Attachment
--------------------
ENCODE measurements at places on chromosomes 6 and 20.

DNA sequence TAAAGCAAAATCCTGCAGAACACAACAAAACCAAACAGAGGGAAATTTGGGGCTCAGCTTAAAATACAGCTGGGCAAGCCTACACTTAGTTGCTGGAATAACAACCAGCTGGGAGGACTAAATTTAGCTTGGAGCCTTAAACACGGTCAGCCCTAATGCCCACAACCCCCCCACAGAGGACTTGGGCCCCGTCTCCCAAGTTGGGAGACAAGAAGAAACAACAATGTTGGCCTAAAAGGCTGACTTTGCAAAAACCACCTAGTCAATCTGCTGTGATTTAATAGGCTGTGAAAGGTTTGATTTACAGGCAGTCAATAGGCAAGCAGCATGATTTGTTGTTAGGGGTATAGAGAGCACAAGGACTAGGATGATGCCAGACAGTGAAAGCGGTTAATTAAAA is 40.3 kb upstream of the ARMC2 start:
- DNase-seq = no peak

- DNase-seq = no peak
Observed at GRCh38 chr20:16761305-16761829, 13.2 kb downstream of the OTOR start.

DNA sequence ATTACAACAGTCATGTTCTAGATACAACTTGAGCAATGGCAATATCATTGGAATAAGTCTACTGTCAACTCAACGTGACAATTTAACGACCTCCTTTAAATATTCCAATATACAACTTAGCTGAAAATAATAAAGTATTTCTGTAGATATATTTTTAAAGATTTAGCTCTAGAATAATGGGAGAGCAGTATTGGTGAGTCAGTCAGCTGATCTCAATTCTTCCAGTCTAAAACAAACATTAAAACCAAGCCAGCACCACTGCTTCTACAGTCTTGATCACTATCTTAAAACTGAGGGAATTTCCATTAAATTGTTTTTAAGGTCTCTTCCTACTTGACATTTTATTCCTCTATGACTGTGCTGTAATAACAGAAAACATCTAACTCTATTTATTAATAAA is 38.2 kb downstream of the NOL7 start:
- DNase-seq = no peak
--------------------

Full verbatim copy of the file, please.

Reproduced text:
ENCODE measurements at places on chromosomes 6 and 20.

DNA sequence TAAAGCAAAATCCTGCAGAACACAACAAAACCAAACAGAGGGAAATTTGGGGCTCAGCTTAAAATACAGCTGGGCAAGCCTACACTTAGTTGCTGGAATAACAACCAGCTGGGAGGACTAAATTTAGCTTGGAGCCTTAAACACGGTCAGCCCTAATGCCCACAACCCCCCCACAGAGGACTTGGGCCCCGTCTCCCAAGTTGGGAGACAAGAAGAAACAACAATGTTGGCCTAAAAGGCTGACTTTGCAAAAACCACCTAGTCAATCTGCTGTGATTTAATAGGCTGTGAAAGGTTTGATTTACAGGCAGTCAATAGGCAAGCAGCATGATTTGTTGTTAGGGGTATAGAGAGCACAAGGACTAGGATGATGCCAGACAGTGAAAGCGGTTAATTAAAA is 40.3 kb upstream of the ARMC2 start:
- DNase-seq = no peak

- DNase-seq = no peak
Observed at GRCh38 chr20:16761305-16761829, 13.2 kb downstream of the OTOR start.

DNA sequence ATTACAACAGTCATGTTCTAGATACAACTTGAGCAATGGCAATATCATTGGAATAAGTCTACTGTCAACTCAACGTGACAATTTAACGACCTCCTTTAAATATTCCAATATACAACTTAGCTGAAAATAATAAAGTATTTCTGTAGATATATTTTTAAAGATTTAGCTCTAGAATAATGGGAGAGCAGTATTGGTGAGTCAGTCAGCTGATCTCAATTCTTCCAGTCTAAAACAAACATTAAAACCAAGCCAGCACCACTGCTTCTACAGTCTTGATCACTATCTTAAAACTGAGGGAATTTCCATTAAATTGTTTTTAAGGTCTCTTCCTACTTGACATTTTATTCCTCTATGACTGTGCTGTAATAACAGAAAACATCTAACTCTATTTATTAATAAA is 38.2 kb downstream of the NOL7 start:
- DNase-seq = no peak